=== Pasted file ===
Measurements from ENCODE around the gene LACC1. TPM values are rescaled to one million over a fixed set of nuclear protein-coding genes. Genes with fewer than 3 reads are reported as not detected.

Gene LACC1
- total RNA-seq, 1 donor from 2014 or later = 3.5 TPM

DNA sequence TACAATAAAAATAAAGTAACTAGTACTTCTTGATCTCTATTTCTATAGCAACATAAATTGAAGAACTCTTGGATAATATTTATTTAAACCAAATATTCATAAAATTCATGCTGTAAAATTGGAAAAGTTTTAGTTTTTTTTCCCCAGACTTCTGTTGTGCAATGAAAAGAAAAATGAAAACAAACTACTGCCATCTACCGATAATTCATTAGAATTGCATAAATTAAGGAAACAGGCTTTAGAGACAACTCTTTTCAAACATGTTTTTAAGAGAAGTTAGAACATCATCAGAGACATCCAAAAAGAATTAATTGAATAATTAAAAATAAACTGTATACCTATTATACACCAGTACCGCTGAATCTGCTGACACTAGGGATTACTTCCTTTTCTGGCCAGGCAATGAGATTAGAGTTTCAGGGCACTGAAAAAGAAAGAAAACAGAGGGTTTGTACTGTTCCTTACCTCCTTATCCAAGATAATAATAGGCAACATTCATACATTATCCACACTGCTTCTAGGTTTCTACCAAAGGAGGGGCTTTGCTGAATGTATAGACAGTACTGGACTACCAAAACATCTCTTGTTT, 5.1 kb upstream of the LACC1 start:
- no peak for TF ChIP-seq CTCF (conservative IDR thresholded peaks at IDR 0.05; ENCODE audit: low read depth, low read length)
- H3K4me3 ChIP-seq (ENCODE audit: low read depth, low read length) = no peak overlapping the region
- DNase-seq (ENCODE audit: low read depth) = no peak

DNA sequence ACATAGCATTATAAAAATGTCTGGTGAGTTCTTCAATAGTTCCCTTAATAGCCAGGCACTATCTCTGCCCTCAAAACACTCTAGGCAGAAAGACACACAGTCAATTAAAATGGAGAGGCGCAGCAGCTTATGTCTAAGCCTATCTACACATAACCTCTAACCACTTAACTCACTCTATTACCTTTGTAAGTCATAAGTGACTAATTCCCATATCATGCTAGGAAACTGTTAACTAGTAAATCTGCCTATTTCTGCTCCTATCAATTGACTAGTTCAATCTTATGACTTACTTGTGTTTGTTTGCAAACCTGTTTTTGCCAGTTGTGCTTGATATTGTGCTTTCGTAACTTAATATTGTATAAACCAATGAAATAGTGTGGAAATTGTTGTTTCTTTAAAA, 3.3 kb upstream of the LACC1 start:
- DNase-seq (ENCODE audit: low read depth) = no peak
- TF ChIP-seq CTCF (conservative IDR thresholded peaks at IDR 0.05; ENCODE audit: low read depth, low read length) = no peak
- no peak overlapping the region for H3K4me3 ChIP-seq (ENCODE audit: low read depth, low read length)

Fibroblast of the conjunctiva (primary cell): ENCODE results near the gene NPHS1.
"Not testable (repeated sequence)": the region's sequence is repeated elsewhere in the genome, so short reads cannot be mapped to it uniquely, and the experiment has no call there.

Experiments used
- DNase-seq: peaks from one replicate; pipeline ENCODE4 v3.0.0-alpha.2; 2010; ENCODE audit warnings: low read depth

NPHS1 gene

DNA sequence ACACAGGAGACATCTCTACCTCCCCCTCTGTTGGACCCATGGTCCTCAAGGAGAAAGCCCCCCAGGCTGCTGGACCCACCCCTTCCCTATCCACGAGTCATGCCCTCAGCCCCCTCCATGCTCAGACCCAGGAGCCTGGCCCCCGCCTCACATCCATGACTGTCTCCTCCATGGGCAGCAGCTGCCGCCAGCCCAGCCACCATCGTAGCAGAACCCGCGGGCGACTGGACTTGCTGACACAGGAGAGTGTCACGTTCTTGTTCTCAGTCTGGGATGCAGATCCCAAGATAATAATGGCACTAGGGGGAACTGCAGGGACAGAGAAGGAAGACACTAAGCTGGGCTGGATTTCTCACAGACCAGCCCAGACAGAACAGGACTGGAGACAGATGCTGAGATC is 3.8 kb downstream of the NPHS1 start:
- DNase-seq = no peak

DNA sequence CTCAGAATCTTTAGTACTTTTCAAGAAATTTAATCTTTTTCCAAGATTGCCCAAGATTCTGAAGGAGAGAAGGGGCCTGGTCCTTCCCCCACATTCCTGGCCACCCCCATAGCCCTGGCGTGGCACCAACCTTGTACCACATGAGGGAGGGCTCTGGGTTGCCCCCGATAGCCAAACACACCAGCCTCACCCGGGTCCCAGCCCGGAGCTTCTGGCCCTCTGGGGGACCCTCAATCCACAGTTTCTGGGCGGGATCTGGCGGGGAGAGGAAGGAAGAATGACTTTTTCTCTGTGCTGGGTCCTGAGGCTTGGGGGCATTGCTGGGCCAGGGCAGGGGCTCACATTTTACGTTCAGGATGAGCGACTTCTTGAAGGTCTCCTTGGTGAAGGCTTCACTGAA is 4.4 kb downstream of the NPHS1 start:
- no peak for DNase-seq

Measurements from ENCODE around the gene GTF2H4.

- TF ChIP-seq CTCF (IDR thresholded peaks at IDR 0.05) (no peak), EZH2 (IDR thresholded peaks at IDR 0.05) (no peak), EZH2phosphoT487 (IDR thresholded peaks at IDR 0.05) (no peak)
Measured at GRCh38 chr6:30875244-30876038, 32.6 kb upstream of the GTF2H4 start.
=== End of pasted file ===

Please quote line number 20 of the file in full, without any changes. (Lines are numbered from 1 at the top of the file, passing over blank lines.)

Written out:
- no peak for DNase-seq